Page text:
The lockdown weather has been so glorious (up until now), that I thought we should really get outside for a long, virtual hike, away from this madness. Somewhere rolling and green, where we can appreciate our wonderful countryside. Somewhere like beautiful Wiltshire. And we can do a bit of historical delving at the same time.
What an interesting county it is. I have explored a fraction of it, thanks to a family tree offshoot rooted in the Wiltshire countryside. And also thanks to good, long-suffering Wiltshire friends. They have indulged my delvings in dusty churches and old graveyards, looking for dead people.
But those good friends (thank you, ‘M’ and ‘S’) also introduced me to an intriguing West Country phenomenon – those strange and mysterious figures carved into the chalk of the hillsides.
Why the big ‘orse? Big ‘orse it’s there!
Apologies, I just had to air one of my favourite puns…..
There are a lot of hill figures around the UK. Around 50 in total, and a large portion of these are of horses. Most are carved in chalk, and most are found in the south – the West Country in particular. You need a chalk substrate to dig into, so that the figures stand out, and you only find chalk in southern parts. The figures are generally formed by either digging the turf away to expose the chalk, or by digging a trench and in-filling it with chalk rubble. You can find “red figures” going further north, where images are carved into clay, but these are rare.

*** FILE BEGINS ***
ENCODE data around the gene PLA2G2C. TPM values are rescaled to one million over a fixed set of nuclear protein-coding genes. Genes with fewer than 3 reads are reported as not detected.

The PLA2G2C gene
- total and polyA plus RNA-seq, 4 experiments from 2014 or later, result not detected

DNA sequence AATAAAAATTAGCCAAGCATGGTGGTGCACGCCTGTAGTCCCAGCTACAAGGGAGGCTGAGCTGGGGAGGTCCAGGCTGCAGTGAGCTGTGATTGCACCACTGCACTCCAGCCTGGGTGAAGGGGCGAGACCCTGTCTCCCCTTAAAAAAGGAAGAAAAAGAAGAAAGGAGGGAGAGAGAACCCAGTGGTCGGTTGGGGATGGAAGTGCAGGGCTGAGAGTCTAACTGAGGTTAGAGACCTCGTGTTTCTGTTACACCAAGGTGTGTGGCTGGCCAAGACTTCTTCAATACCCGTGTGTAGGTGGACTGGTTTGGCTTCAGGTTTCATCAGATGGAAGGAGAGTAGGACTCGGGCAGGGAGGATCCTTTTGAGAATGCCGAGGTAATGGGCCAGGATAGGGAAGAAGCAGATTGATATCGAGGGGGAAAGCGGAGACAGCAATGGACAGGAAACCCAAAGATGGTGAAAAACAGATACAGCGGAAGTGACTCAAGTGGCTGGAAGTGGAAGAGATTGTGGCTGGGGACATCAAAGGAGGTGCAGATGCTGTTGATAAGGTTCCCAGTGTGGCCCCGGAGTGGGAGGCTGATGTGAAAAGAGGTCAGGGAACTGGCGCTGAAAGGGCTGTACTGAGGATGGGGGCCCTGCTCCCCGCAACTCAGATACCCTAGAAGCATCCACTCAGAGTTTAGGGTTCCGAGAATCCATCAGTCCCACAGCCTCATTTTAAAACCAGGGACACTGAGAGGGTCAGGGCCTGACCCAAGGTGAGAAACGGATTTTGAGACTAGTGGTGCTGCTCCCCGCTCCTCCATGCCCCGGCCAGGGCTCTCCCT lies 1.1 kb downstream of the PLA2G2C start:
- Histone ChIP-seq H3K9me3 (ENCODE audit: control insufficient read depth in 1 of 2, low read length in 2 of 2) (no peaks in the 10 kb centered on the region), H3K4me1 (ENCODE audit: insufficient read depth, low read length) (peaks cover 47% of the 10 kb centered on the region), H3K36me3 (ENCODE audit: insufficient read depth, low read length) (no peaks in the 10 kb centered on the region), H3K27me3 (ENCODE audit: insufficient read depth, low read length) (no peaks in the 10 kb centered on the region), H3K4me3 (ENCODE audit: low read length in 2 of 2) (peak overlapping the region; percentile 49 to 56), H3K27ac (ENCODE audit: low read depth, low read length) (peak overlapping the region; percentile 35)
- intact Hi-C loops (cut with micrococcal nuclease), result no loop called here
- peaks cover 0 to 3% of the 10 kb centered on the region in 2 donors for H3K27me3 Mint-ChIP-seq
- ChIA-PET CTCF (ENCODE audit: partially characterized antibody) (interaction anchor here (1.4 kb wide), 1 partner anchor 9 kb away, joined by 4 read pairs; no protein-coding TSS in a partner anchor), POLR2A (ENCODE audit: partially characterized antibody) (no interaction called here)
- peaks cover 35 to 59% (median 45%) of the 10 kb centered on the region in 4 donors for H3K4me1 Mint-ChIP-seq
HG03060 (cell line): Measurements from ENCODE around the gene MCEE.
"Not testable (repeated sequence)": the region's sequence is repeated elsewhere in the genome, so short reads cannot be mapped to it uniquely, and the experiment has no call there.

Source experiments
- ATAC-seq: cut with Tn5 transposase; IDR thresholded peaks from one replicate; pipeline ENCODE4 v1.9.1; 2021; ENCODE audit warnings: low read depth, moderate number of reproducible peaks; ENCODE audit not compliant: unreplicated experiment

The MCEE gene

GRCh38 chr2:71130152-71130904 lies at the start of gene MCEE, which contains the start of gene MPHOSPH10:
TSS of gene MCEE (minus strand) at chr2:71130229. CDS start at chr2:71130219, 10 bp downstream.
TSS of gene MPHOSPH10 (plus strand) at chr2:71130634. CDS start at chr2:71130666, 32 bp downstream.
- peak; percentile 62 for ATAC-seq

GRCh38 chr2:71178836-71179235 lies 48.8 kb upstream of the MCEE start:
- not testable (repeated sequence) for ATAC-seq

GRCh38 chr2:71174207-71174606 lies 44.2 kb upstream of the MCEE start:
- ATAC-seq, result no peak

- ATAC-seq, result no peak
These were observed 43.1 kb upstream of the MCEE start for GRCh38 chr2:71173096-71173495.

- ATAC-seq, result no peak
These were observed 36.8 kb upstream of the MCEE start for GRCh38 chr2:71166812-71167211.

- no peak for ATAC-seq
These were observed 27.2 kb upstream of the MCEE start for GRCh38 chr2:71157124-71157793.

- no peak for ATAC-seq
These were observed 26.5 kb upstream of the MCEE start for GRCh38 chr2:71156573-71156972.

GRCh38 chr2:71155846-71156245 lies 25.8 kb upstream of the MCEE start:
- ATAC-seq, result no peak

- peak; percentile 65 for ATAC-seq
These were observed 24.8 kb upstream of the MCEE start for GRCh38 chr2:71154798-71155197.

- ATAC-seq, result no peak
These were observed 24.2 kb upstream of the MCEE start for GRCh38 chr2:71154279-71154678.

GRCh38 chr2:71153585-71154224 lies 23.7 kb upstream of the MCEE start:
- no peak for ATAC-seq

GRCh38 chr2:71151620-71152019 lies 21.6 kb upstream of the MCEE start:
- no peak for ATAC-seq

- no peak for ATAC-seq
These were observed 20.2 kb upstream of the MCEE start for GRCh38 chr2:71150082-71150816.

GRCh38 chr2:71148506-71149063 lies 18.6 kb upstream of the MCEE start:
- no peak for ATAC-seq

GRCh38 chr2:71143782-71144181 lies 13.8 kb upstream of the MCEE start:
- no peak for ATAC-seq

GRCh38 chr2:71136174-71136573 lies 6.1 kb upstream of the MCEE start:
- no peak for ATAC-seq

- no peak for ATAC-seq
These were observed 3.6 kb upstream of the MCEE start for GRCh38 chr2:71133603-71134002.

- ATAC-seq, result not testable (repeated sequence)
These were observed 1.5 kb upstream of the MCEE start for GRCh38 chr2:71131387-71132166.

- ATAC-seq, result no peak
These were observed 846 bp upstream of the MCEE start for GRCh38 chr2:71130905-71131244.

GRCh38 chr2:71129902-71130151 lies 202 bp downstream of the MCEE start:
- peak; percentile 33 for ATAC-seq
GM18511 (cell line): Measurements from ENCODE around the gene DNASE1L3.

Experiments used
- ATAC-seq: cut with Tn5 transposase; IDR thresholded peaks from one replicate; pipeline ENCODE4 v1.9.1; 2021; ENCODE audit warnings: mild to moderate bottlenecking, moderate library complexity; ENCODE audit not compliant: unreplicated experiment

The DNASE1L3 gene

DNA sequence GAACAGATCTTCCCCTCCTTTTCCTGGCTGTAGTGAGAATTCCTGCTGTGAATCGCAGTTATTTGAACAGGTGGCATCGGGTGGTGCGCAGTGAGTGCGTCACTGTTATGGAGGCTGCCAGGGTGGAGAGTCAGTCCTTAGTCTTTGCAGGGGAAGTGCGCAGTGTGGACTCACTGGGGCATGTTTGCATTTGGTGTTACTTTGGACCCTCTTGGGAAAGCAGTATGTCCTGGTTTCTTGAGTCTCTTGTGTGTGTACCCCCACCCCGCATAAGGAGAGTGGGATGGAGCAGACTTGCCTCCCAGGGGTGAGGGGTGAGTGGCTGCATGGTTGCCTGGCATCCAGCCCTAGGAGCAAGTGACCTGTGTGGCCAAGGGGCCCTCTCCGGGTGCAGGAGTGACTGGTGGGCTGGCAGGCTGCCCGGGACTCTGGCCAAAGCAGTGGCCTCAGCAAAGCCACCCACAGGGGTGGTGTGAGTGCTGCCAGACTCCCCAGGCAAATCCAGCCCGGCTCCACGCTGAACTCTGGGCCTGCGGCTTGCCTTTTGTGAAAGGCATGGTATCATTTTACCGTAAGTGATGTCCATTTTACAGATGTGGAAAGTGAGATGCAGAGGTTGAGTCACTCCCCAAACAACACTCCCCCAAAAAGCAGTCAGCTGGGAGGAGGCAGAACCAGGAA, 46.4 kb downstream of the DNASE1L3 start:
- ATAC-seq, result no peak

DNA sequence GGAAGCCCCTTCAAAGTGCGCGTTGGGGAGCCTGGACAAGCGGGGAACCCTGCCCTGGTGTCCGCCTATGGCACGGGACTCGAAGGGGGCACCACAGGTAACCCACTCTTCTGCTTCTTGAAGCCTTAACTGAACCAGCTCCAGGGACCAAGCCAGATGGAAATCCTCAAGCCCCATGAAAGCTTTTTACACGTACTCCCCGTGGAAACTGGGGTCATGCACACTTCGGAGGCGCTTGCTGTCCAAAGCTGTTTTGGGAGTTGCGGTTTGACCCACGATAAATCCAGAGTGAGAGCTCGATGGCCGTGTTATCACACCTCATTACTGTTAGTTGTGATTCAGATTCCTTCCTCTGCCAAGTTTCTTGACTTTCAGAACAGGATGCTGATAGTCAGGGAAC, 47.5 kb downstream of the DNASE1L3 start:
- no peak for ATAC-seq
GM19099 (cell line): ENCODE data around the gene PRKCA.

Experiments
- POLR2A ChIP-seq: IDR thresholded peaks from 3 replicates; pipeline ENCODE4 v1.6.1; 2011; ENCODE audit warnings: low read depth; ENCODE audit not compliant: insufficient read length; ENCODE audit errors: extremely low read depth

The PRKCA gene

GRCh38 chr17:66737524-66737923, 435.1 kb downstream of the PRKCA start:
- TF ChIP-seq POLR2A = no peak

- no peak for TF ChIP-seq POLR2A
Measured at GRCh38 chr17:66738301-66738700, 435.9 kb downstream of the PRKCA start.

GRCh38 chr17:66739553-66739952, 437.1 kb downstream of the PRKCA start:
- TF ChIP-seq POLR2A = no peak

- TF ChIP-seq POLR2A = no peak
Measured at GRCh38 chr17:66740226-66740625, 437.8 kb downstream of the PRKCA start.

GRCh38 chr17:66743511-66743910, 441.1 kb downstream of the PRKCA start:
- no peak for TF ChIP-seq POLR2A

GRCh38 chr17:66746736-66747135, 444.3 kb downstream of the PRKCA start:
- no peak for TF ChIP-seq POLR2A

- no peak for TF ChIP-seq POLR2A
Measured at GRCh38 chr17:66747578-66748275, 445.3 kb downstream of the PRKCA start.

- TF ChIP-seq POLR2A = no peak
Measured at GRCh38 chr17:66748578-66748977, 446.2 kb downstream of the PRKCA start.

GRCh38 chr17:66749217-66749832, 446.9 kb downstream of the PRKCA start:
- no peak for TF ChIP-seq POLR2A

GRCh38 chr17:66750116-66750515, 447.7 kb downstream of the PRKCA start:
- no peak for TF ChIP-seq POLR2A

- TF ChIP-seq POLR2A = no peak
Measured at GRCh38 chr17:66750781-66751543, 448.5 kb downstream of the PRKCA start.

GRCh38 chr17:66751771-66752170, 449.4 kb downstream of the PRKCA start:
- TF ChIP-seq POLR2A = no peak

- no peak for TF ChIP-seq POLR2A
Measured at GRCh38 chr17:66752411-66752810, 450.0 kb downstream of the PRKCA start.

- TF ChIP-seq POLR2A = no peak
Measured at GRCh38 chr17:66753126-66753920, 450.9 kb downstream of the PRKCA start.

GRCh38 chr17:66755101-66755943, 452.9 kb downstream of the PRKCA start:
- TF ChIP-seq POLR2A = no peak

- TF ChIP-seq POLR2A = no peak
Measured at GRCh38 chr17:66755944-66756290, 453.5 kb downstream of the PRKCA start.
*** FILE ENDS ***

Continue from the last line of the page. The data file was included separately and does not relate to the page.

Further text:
That first chalk horse I saw up close was the White Horse of Uffington – actually now technically over the Wiltshire border in Oxfordshire, and in…. the Valley of the White Horse, of course. But we all know how boundaries change. It was probably carved around 3,000 years ago, that’s the late Bronze age, and it’s the size of a football field. You have to be in exactly the right spot on the opposite hill to see it in all its glory.
It’s a very abstract figure of a horse. There are similarities with Celtic coins of the same era. Some archaeologists think that it’s a celtic tribal emblem: Uffington Castle, a large celtic hillfort is nearby. Others point out its alignment with the sun – in midwinter the sun seems to race against the horse. According to some sources, the celts believed that the sun was carried across the sky on a horse.